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Reuters reporters trial: ‘Hostile’ police witness held incommunicado

Prosecution witness Police Captain Moe Yan Naing walks outside the courtroom during a hearing for detained Reuters journalists Wa Lone and Kyaw Soe Oo in Yangon on 20 April 2018. (Photo: Reuters)

Following his controversial testimony at the trial of two Reuters journalists on Friday, it has emerged that Deputy Police Captain Moe Yan Naing has been held incommunicado in prison since his detention in December when he was part of an apparent “sting” operation to trap the reporters.

Renowned Burmese human rights lawyer Robert San Aung, who is the general-secretary of Myanmar Lawyers’ Network, today described Moe Yan Naing’s incarceration for 129 days without family visits as “not in line with the law”.

Speaking to DVB, Robert San Aung said, “A member of the police force may be detained for up to 60 days. Now Moe Yan Naing has been behind bars for 129 days. This is not in line with the law, nor is it in line with the Constitution or the Universal Declaration of Human Rights.”

On Friday, Moe Yan Naing appeared at the trial of Reuters’ reporters Wa Lone and Kyaw Soe Oo, and testified that his fellow police officers had arranged a “set up” to trap the pair. His unexpected testimony led prosecutors to request that the policeman be considered a “hostile witness” and his testimony struck from record.

Surrounded by media outside the courthouse after Friday’s hearing, Moe Yan Naing declared, ““The reason for speaking the truth is [to show] that police officers, of any rank, have dignity.”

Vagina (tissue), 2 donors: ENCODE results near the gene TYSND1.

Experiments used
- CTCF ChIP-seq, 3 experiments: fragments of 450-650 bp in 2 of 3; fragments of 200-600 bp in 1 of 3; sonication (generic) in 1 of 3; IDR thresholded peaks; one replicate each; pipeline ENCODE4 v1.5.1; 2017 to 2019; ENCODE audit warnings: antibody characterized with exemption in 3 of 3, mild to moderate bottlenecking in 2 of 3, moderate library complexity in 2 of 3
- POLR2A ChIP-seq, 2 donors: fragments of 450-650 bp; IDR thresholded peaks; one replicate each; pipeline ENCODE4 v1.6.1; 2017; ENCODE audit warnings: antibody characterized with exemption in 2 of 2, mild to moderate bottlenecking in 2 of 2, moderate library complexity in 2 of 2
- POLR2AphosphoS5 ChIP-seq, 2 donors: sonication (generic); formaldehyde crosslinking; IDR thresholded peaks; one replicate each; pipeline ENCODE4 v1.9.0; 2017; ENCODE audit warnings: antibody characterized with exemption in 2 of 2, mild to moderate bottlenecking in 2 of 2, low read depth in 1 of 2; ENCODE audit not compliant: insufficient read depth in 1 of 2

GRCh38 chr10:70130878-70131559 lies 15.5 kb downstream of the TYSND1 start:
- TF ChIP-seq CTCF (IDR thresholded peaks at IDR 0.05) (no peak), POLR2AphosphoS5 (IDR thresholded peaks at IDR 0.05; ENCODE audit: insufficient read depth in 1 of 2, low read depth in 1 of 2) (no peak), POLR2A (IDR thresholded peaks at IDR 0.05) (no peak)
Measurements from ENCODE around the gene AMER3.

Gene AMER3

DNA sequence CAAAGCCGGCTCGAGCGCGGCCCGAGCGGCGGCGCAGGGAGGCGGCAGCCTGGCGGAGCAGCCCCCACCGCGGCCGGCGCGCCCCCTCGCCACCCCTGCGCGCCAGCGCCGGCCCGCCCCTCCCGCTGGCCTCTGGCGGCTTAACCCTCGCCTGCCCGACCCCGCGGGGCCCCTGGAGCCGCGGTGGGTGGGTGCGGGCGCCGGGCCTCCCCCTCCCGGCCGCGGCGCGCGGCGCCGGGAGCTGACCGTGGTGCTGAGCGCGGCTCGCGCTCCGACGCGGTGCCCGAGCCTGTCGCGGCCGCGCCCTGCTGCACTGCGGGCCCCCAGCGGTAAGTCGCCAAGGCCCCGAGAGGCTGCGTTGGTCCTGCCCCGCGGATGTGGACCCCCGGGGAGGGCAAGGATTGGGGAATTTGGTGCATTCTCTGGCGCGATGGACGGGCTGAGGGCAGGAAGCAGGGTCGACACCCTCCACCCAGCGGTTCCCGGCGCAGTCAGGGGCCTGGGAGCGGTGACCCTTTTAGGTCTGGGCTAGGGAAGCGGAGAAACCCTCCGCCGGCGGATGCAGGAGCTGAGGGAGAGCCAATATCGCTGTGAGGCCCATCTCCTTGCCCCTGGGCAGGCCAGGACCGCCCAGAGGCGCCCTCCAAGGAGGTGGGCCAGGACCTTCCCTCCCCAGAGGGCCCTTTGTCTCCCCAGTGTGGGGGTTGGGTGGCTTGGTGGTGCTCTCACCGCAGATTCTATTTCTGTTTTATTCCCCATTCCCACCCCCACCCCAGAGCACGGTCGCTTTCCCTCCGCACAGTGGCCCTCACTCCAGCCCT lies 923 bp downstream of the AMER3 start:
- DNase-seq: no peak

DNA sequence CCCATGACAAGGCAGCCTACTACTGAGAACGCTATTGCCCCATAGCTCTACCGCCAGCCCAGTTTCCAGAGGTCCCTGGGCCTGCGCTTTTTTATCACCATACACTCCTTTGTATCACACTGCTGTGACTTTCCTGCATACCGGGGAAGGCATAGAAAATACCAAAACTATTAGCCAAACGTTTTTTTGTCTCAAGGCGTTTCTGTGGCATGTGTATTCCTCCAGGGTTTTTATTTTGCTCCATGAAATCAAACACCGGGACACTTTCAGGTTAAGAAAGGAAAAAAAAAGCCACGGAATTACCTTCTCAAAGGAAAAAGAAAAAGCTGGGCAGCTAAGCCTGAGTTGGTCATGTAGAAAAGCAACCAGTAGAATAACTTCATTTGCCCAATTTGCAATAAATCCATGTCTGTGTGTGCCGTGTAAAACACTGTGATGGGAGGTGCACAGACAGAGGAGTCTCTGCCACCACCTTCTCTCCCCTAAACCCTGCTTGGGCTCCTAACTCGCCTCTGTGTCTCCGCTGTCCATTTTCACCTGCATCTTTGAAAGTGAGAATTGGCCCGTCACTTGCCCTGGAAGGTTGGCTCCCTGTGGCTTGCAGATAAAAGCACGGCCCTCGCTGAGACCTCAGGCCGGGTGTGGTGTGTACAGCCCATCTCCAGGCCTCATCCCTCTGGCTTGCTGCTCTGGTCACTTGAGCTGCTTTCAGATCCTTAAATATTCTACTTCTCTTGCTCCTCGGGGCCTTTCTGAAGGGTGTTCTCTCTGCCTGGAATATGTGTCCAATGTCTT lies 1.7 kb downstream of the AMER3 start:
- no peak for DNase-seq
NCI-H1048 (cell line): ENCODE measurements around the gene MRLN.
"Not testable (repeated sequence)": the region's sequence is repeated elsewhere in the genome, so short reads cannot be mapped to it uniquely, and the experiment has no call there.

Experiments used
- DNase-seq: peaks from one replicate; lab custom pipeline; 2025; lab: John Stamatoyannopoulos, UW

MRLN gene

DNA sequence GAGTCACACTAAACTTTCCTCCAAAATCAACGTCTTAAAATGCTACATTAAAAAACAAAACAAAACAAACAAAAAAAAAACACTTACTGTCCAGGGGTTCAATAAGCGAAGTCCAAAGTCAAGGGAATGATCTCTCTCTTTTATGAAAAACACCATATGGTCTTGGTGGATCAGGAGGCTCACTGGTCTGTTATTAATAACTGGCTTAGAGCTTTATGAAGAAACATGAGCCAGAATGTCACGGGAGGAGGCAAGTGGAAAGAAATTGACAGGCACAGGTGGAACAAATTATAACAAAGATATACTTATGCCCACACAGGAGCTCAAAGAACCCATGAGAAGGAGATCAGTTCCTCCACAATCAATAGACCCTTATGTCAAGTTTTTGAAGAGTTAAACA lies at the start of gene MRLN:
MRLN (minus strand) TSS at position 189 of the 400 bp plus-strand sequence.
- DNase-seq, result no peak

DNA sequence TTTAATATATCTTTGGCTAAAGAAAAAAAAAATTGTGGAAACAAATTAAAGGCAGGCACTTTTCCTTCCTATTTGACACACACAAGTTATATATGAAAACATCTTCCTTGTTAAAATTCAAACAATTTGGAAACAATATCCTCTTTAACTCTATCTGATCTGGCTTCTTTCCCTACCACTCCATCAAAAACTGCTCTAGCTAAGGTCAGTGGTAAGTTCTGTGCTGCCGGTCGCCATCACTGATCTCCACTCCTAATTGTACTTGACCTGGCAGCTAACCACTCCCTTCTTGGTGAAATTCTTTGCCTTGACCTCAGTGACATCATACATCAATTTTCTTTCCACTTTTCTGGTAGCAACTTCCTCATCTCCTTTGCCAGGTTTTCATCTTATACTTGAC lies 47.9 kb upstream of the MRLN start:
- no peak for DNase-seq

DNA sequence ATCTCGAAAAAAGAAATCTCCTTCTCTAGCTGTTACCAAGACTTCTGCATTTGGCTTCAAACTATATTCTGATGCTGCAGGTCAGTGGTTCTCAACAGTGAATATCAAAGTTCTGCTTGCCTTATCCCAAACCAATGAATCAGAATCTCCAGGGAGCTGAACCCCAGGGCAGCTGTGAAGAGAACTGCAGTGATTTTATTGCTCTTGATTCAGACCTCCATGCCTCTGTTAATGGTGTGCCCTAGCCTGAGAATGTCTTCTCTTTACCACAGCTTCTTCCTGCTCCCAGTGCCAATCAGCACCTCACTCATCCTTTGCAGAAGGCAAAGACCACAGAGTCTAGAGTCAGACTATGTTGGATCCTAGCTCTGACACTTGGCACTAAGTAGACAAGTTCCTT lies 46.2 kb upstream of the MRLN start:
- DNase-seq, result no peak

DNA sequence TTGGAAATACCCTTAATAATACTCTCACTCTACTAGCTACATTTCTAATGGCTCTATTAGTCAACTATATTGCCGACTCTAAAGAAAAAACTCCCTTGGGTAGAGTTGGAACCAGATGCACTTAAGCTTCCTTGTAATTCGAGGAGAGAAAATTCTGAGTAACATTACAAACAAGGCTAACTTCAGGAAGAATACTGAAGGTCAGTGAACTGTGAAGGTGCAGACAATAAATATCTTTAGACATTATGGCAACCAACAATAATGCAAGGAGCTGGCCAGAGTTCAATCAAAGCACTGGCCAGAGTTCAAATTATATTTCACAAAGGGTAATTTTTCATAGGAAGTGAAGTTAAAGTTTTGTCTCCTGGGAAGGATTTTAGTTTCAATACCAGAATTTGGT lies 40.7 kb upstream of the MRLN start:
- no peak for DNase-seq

But repercussions were to follow. At the weekend, Moe Yan Naing’s family were evicted from their police accommodation in Naypyidaw.

Tu Tu, Moe Yan Naing’s wife, said on 21 April that she has still not been informed of her husband’s whereabouts nor the charges he is facing.

During a press conference on Monday morning in Mandalay, Tu Tu called on President Win Myint and State Counsellor Aung San Suu Kyi to intervene in the case, adding, “I am counting on them.”

She also expressed concern that her husband may be subject to torture during his detention.

Meanwhile, in the town of Pyay, some 200 kilometres southwest of the Burmese capital, a group of concerned citizens have stood up in a show of solidarity with the disgraced police captain.

Speaking to DVB, lawyer Aye Thandar said, “The Myanmar Lawyers’ Network has sent a letter to the President calling for the protection of Deputy Police Captain Moe Yan Naing … The security of his family members and legal representative has become a concern.”

Dozens of local supporters staged a rally in front of Pyay Youth Center on Sunday afternoon, including representatives of Myay Lat Journalists Network, Pyay Youth Center, New Democratic Society Party, and Myanmar Independent Lawyers Association.